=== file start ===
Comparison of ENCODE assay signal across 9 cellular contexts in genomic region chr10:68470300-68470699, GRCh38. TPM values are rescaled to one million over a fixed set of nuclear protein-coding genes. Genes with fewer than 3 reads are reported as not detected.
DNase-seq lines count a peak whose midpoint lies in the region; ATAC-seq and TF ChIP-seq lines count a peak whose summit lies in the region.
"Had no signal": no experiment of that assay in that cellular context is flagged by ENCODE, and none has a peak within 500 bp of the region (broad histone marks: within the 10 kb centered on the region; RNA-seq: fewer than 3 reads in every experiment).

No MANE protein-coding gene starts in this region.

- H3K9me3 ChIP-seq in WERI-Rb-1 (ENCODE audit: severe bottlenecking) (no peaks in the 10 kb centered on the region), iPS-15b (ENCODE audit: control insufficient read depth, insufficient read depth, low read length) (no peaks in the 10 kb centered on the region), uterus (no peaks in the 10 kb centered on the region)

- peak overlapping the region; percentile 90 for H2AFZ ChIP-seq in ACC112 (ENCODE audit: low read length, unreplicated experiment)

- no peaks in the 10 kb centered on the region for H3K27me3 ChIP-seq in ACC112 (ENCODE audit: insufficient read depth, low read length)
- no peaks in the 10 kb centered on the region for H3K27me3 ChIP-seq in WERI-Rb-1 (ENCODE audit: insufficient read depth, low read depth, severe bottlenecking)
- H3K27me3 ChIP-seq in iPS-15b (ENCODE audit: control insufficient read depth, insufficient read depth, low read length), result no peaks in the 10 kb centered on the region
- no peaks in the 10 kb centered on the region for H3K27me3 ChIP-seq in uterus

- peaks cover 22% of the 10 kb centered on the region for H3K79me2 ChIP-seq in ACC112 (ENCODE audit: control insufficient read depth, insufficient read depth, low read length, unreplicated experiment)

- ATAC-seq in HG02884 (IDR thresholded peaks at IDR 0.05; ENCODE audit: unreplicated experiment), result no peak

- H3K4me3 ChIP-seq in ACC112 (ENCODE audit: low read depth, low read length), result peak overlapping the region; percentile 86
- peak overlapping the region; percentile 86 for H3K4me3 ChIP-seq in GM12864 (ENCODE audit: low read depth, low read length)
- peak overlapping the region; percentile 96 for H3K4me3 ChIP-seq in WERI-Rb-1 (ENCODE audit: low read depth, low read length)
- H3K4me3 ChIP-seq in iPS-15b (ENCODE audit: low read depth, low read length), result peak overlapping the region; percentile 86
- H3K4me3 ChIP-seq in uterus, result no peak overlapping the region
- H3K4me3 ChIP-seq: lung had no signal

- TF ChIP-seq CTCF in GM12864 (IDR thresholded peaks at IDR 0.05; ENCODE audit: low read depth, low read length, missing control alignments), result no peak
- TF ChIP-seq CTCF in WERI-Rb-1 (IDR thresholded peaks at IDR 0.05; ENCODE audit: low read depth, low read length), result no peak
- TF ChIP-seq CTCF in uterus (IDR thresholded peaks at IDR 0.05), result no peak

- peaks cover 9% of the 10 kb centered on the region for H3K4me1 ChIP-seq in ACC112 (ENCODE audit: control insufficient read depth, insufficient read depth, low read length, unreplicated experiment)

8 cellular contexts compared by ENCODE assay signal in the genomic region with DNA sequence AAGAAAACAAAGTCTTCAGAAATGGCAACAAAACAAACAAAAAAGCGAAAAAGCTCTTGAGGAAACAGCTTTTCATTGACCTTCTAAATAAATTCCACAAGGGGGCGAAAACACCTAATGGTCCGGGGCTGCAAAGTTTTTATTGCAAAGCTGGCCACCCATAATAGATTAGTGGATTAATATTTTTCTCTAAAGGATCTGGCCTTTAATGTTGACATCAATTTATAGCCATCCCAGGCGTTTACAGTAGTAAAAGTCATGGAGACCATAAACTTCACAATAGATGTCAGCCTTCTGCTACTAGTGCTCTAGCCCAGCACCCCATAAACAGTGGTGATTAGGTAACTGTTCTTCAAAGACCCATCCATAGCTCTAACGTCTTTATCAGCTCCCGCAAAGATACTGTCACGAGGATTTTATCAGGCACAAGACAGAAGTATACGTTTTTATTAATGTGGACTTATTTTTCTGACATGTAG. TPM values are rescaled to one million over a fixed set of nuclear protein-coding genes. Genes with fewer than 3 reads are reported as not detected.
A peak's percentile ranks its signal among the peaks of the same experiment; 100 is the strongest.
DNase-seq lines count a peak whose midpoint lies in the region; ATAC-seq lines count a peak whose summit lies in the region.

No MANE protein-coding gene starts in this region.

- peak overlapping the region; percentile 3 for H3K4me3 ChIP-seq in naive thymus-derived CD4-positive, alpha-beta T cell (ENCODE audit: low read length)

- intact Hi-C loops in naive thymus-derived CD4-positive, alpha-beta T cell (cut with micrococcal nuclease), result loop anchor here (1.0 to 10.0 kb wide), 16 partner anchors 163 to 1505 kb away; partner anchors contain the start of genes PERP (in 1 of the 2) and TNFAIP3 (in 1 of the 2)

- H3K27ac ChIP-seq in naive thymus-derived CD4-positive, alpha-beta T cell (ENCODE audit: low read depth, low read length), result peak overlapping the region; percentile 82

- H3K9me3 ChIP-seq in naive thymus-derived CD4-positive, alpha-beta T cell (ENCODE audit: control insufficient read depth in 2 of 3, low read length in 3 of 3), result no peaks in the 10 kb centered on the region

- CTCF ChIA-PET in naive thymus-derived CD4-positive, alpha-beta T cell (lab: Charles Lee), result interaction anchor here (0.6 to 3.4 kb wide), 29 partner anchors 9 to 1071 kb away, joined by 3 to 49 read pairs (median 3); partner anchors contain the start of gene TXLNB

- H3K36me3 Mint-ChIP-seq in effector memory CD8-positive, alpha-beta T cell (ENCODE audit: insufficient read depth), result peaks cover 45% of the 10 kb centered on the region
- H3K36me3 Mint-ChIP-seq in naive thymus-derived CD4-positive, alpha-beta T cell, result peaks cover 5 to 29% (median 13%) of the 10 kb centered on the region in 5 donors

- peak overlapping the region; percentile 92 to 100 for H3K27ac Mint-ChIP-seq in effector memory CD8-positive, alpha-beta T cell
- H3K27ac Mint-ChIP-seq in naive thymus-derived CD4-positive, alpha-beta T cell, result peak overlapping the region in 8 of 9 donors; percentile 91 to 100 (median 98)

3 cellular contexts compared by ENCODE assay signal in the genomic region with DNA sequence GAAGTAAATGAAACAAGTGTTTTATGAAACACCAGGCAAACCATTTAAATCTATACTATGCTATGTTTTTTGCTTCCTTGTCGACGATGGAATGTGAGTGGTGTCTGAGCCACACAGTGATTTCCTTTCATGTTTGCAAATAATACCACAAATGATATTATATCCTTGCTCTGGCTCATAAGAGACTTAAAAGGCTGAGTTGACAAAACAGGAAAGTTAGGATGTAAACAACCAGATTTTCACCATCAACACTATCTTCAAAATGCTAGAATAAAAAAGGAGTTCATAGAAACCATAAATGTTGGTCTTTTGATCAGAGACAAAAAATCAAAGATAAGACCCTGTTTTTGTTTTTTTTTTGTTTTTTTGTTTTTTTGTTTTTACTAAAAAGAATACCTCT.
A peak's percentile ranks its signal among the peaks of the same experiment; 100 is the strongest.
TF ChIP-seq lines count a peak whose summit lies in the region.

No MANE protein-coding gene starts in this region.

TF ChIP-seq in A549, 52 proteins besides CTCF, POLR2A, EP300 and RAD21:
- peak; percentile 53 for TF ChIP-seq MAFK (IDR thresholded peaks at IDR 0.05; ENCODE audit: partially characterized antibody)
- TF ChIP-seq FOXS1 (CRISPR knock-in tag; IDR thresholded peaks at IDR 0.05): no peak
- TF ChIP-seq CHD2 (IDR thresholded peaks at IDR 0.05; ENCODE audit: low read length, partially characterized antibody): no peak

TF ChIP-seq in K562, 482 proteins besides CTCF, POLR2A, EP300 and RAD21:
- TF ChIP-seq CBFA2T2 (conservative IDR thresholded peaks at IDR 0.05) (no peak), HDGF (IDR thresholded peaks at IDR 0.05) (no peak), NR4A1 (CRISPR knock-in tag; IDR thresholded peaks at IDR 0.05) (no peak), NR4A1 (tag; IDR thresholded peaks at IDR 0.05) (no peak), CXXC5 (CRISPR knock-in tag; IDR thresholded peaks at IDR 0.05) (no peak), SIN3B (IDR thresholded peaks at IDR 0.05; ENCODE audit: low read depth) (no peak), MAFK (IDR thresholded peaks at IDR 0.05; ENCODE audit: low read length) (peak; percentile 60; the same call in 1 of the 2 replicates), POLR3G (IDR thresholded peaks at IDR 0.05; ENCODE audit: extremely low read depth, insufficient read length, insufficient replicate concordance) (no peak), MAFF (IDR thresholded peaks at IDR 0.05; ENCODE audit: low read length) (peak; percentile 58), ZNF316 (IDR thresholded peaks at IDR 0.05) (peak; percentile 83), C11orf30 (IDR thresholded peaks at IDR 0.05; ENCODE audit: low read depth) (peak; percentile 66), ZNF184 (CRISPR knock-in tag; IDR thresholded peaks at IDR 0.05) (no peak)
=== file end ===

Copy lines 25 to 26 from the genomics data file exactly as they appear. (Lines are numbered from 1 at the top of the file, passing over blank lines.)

DNase-seq lines count a peak whose midpoint lies in the region; ATAC-seq lines count a peak whose summit lies in the region.

No MANE protein-coding gene starts in this region.